“Evangelical Inclusivism” and the Exclusivity of the Gospel: A Review of John Sanders’s No Other Name -- By: Ardel B. Caneday

Journal: Southern Baptist Journal of Theology
Volume: SBJT 01:4 (Winter 1997)
Article: “Evangelical Inclusivism” and the Exclusivity of the Gospel: A Review of John Sanders’s No Other Name
Author: Ardel B. Caneday

“Evangelical Inclusivism” and the Exclusivity of the Gospel:
A Review of John Sanders’s No Other Name

A. B. Caneday

A. B. Caneday is Associate Professor of Biblical Studies at Northwestern College, Saint Paul, Minnesota. Specializing in the New Testament and Biblical Theology, Caneday is currently co-authoring Run to Win the Prize: Christian Perseverance and Assurance (forthcoming, InterVarsity Press) with Southern Seminary faculty member Tom Schreiner.


Pluralism advances by utilizing multi-culturalism, diversity, and inclusivism. Of course, the pluralism in mind here is not the fact that there exists a plurality of race, value systems, heritage, language, culture, and religious belief systems.1 Rather, the pluralism under consideration is itself a belief system that both cherishes and celebrates plurality2 and also refuses to tolerate any ideology or religious creed that asserts itself to be exclusively right and true and that other creeds are false or inferior.3 Cultural and social pluralism’s dogma of multiculturalism has been described as a Trojan horse in America.4 Likewise, religious pluralism has invaded the church to subvert the gospel of Christ, the very foundation upon which the church is built.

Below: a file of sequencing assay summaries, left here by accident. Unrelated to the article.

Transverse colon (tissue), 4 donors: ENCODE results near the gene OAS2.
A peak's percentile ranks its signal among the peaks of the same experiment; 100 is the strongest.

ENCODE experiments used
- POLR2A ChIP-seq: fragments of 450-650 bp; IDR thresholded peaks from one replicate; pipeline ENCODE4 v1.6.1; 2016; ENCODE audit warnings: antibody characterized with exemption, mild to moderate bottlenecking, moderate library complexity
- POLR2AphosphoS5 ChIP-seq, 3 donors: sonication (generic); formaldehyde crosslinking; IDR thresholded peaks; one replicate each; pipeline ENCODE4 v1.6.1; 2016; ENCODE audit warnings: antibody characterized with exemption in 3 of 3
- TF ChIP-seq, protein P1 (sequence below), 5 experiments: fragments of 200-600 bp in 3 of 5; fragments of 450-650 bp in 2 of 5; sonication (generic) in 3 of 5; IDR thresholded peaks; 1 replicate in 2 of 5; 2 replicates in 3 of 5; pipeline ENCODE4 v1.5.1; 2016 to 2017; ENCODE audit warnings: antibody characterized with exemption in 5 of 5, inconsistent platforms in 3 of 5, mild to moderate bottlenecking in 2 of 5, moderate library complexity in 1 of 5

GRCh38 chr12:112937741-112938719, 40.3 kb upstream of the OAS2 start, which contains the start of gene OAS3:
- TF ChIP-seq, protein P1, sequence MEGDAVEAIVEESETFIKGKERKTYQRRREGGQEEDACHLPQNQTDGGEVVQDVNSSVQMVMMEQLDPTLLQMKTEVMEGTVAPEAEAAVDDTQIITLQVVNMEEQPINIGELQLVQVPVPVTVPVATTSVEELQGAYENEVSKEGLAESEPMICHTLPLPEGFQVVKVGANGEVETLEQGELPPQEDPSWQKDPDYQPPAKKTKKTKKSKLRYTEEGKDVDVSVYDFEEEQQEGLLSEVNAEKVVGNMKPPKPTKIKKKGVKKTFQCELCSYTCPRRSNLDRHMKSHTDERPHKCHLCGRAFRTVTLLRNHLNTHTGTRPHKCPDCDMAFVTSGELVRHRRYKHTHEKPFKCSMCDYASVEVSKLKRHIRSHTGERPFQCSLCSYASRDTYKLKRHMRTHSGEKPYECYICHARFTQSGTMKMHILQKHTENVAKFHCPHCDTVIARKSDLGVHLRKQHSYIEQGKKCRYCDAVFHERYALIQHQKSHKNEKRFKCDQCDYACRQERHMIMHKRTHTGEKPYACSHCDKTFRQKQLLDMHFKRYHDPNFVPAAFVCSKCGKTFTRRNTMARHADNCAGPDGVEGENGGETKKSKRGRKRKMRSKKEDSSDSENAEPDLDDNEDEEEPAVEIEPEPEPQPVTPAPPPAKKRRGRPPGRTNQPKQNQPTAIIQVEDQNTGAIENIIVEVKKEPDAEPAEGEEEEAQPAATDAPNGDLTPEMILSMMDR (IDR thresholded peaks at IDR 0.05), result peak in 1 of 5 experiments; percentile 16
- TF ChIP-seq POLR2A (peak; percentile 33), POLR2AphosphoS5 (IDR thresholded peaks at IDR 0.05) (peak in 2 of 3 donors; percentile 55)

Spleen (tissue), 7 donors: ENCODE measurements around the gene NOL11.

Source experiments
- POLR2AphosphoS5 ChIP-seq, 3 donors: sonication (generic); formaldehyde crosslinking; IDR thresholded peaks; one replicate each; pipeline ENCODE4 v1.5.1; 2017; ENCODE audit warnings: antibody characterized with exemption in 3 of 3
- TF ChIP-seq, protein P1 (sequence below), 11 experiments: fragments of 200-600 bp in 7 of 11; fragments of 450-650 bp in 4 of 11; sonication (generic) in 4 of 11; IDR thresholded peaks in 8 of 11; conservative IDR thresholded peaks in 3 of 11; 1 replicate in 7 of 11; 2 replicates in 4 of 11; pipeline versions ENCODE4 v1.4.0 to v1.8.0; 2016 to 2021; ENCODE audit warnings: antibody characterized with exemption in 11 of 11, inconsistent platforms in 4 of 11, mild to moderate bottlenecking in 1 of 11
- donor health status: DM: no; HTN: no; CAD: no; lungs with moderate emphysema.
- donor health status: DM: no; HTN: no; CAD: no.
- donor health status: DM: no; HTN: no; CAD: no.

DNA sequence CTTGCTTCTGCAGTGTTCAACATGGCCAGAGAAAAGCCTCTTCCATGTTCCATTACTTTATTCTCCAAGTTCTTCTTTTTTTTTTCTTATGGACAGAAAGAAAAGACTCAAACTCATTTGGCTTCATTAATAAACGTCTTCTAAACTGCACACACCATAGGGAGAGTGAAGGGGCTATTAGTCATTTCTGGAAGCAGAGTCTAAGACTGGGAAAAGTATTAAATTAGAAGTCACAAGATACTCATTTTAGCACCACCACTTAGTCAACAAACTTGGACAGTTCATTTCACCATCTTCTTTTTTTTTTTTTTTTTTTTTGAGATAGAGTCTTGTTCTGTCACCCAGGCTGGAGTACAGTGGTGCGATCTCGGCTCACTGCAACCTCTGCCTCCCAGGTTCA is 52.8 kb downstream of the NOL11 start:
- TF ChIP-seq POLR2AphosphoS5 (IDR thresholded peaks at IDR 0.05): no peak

The ideology of pluralism that spawns social and cultural inclusivism also gives birth to religious inclusivism that wages war against Christianity’s affirmation that believing in Jesus Christ is the exclusive means of eternal salvation. Ironically, those who see themselves as the evangelical guardians against “the modern flow toward pluralism”5 are the very ones who advance the cause of pluralism and inclusivism from within the camp of evangelicalism. As with social and cultural pluralists, these patrons of religious pluralism conceive of people as corporate groups and they elevate themselves morally above the benighted traditional and exclusivist Christians who allegedly believe in a God who “does little in the way of seeking the redemption of the great majority of human beings” but adopt the cold “idea that all the unevangelized are indiscriminately damned.”6 Take note how Clark Pinnock indulges in the pluralism’s “new virtue” to express his dislike of evangelicalism’s emphasis upon individual salvation as he advances his “outcomes-based” sense of fairness.

It is instinctive for us to think immediately of the eternal...

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